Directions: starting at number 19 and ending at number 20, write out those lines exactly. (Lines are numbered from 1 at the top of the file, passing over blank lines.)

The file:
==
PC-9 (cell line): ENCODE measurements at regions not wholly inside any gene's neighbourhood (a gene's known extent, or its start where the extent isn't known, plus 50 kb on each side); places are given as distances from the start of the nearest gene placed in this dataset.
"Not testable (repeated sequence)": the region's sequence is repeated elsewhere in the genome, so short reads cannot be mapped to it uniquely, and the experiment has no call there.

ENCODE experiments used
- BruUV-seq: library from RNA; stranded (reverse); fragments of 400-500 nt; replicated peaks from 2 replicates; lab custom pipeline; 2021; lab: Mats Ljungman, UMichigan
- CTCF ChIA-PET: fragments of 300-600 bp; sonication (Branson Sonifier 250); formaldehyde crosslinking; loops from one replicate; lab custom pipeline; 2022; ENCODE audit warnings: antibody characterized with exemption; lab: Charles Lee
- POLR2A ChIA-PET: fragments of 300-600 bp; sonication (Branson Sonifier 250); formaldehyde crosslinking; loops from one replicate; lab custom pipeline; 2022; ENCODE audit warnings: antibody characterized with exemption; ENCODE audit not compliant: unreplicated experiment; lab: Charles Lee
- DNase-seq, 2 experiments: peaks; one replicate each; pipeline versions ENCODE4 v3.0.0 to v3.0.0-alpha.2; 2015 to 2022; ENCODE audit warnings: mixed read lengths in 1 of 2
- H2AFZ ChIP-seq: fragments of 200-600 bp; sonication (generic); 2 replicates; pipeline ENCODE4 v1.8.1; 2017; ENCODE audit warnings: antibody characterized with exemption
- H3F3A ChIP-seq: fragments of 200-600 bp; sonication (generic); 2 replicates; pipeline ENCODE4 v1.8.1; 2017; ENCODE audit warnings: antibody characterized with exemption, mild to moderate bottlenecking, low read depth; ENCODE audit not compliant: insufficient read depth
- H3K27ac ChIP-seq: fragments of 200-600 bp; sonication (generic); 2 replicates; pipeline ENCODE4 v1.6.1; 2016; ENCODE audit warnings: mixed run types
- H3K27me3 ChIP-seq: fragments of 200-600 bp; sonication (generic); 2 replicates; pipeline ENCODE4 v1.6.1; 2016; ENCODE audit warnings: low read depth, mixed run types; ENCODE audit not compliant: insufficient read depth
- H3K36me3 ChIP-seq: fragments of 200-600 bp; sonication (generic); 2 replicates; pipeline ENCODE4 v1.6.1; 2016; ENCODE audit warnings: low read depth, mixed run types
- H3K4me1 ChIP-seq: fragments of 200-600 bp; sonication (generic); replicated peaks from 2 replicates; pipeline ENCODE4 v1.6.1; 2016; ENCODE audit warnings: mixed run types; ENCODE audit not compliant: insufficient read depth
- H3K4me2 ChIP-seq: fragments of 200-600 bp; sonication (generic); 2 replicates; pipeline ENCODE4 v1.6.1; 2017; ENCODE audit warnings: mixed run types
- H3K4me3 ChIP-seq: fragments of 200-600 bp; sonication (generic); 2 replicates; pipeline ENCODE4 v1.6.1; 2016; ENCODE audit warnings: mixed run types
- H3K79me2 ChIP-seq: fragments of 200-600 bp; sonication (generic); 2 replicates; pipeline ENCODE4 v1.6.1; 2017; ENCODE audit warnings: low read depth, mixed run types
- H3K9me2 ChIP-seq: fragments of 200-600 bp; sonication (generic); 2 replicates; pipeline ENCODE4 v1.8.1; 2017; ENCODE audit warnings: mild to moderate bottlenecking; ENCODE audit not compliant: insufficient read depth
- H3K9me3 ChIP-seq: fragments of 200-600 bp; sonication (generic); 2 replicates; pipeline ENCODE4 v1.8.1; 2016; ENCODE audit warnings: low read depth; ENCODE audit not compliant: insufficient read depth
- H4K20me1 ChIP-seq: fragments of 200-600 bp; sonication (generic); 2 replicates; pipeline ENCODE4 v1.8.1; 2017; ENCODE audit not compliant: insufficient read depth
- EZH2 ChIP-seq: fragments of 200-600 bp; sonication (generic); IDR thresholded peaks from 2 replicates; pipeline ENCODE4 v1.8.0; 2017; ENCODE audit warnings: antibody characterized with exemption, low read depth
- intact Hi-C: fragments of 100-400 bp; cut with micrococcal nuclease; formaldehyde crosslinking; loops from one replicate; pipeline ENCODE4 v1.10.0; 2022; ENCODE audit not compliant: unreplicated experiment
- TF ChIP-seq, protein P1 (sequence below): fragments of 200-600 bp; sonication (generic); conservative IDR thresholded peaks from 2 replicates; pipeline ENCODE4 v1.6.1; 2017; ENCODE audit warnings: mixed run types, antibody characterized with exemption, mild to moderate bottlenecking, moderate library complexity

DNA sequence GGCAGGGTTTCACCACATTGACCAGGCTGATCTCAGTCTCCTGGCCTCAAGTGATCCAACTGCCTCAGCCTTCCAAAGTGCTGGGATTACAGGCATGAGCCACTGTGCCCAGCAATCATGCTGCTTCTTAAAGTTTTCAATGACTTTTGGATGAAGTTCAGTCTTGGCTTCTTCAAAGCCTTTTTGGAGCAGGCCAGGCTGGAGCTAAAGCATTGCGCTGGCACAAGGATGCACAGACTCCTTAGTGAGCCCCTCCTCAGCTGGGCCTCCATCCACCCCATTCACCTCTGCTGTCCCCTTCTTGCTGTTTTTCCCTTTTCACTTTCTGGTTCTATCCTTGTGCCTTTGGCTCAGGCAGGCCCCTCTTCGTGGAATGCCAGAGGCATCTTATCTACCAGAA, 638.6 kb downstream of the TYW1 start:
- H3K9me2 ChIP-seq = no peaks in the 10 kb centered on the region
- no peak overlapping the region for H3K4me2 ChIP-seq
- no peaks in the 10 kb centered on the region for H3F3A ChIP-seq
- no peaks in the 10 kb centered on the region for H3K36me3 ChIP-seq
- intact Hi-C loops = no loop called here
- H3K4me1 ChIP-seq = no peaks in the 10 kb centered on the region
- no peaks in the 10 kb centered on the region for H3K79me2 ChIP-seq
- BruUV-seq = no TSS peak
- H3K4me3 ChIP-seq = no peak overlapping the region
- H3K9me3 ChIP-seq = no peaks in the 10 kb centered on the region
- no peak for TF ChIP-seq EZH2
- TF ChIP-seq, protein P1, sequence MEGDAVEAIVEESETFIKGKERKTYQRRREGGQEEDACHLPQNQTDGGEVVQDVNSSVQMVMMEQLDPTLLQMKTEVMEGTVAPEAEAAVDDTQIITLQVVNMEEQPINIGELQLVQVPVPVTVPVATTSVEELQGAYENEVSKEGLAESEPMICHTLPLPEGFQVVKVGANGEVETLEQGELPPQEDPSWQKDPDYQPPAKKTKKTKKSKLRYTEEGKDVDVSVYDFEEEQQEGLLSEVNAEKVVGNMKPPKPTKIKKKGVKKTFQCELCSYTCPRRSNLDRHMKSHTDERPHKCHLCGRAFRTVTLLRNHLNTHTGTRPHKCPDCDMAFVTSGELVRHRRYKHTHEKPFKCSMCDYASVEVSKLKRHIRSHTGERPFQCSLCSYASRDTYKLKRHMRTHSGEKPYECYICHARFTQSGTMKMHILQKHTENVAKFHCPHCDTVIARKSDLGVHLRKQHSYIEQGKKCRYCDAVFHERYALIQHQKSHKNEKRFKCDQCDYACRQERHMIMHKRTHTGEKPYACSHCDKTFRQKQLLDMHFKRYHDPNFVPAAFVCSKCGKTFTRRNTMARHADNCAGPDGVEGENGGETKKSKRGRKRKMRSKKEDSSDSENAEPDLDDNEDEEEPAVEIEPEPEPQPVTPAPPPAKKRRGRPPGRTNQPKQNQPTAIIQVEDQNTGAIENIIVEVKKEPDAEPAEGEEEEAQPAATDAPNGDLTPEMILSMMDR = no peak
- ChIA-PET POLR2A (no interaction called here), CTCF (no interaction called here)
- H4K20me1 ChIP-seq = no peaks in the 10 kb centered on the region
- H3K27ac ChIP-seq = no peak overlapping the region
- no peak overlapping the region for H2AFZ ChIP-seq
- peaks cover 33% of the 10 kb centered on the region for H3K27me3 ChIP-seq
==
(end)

- H4K20me1 ChIP-seq: fragments of 200-600 bp; sonication (generic); 2 replicates; pipeline ENCODE4 v1.8.1; 2017; ENCODE audit not compliant: insufficient read depth
- EZH2 ChIP-seq: fragments of 200-600 bp; sonication (generic); IDR thresholded peaks from 2 replicates; pipeline ENCODE4 v1.8.0; 2017; ENCODE audit warnings: antibody characterized with exemption, low read depth